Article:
Thirumalai Nayak Palace of Madurai was founded in the year 1636. Check out Thirumalai Nayak Palace of Madurai, India.

Thirumalai Nayak Palace

Thirumalai Nayak Palace
Location: Madurai, Tamil Nadu
Founded By: King Thirumalai Nayak
Founded In: 1636
Status: National Monument
Timings: 9:00 am to 5:00 pm

Thirumalai Nayak Palace is situated in the Madurai city, at a distance of approximately 2 km to the southeast of the Meenakshi Temple. The palace was constructed by King Thirumalai Nayak of Tamil Nadu, in the year 1636, and used to serve as his official residence. An Italian architect designed the edifice as per the Indo-Saracenic style of architecture. Thirumalai Nayak Palace of India, as we see today, is nothing in comparison to its original structure, which was at least four times bigger in size.

The palace was basically divided into two parts, one of them is known as the Swargavilasa (Celestial Pavilion), while the other is Rangavilasa (Pleasure Pavilion). These two complexes jointly housed the royal residence, theatre, shrine, apartments, armory, palanquin place, royal bandstand, quarters, pond and even a garden. The main attraction of the Thirumalai Nayak Palace comprises of its courtyard and the dancing hall. A massive wall, with a height of almost 12 meters, used to run around the complex and was present till a century ago.

The main palace inside the complex was flanked by a rectangle-shaped courtyard. The courtyard stands adorned by soaring arcades, which have exquisite carvings festooning the surface. In the initial days, the main entrance to the Thirumalai Nayak Palace was situated to its north. However, in the last century, a different entrance was renovated and the palace is now entered from there only. The arches of the palace have been supported by giant pillars, which soar to a height of around 12 meters.

Joining these pillars is foliated brickwork and an entablature, which is upto 20 m high. The ornamentation done in the palace has made use of exquisite stucco, known as chunnam (shell lime). The pavilions on either side of the courtyard of Thirumalai Nayak Palace have been adorned with finials that seem to be covered with gold. To the west of the courtyard lies the Swargavilasa, which is spread over an area of approximately 75 m, from the north to the south, and 52 m across.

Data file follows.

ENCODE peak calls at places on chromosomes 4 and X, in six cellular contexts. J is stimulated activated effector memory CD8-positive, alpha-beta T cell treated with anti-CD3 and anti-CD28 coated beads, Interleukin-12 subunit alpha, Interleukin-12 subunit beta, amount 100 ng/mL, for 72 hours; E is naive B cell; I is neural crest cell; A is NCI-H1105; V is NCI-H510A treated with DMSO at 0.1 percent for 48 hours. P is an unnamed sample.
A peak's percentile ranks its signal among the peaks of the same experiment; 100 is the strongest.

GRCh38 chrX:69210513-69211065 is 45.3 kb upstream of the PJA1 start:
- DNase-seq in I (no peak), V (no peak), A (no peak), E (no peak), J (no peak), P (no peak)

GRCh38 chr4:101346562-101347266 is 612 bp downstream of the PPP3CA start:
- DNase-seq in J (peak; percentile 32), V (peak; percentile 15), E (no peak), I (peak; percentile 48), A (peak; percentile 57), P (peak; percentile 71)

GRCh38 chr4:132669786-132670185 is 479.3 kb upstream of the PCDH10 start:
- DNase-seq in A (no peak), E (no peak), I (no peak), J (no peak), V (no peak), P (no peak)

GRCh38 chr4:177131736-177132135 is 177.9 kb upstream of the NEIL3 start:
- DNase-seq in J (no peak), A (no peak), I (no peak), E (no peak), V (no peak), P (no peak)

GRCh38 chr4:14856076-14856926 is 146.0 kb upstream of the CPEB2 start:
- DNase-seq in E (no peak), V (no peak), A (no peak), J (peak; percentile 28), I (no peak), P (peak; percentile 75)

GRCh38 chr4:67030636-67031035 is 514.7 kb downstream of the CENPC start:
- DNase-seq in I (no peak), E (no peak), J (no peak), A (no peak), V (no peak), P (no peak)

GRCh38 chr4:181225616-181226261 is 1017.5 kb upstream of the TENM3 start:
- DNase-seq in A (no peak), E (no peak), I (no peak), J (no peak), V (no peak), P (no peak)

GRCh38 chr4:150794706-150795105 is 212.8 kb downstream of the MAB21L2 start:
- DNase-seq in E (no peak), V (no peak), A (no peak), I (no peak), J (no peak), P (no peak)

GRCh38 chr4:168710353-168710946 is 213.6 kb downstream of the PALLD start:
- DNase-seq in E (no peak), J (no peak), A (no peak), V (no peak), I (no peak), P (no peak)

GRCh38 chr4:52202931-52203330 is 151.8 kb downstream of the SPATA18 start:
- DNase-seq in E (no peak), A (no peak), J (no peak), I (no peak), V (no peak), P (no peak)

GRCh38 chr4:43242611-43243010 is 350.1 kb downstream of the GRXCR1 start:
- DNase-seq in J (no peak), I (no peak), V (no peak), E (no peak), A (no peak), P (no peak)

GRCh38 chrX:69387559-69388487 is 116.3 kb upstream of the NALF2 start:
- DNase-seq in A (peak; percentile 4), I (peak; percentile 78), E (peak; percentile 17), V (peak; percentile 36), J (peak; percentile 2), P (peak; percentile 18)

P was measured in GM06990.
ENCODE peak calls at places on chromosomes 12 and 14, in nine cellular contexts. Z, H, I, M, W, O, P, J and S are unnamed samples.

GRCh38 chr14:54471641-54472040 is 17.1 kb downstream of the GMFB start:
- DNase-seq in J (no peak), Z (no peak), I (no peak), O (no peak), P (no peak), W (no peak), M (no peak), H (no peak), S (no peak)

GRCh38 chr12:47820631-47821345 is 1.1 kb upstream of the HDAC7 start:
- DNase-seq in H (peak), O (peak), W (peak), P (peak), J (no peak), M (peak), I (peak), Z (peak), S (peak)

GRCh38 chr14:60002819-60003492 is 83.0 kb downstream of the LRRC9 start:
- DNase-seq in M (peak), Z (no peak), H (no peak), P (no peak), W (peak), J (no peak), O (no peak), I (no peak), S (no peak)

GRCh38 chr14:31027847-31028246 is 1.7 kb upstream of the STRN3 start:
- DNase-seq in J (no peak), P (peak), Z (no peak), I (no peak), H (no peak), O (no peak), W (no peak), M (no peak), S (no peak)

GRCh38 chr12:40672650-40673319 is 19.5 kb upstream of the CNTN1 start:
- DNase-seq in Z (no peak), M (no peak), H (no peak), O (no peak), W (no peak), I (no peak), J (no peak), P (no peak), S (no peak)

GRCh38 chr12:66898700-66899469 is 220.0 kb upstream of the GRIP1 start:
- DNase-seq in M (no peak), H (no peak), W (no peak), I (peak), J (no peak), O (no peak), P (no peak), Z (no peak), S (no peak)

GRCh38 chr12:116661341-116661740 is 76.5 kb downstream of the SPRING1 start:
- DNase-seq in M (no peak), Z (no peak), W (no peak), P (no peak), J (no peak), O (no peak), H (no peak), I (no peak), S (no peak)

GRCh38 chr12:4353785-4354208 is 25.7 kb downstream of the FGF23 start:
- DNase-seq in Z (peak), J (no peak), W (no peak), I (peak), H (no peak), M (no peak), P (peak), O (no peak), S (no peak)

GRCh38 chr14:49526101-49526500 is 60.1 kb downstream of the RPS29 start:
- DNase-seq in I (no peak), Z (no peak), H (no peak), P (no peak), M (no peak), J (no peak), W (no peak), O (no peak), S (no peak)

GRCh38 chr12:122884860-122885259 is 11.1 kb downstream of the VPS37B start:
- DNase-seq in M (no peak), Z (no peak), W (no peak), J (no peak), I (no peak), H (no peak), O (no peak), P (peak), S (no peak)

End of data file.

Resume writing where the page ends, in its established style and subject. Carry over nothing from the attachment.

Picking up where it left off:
A flight of steps, which are guarded by stone horse riders, takes the visitors to the pavilion. The central dome of the pavilion stands supported by 12 columns, which are joined together with the help of colossal Saracenic arches. The dome is situated at a height of 25 m from the floor of the building. An octagonal drum rises from the four corner arches that have been perforated by a clerestory. The octagonal shape gives rise to a circle after a height of 15 m. The dome, as well as the arches, of the Swargavilasa has beautiful stuccowork.

There are approximately 248 pillars inside the Thirumalai Nayak Palace, each of them being 58 feet in height and 5 feet in diameter. There is also a square building of black stone, situated inside a dome-shaped hall. The building consists of a chamber, which has been constructed out of ivory. Inside this chamber is a bejeweled throne, used by the King during the Navratri celebrations. In the western side of the Swargavilasa, the harem was situated, along with the queen's apartments. However, they are not in existence today.

The southwest portion of the complex houses a room, ornamented with black polished columns. The room was used by the queen of the Thirumalai Nayak Palace while listening to music and literary discourses. Natakshala, the drama hall, was situated in the northwest corner of the building. The roof of the hall comprised of a pointed arch of brickwork, which was made strong with the help of granite ribs that sprang from a double line of arches supported by columns. The palace also comprises of a shrine, situated in the northeast square.

This shrine was used by Thirumalai Nayak to offer prayers to goddess Rajrajeswari every morning. Then, we have the magnificent Throne Chamber. It is a massive room adorned with a raised, octagonal dome. After passing the Throne Chamber, one reaches the Dance Hall. Chokkanatha Nayak, the grandson of the King Thirumalai Nayak, was the person responsible for the destruction of Thirumalai Nayak palace. After ruining it, he took out the precious jewels and woodcarvings to use them in the construction of his own palace at Tiruchirapalli.

Restoration work was carried out at the Thirumalai Nayak Palace in the 19th century by Lord Napier, the Governor of Madras. The restoration work was done in order to make the palace ready for housing some officials of the judiciary and district administration. Presently, only the Swargavilasa and a few adjacent edifices of the Thirumalai Nayak Palace have survived. After independence, the palace was declared as a national monument and now, it is under the management and control of the Tamil Nadu Archaeological Department.

Light and Sound Shows
Light and Sound shows are organized at the Thirumalai Nayak Palace for the general public. These shows illustrate the story of Silappathikaram in both Tamil as well as English language. Each show goes on for half an hour and eulogizes the virtues of the King Thirumalai.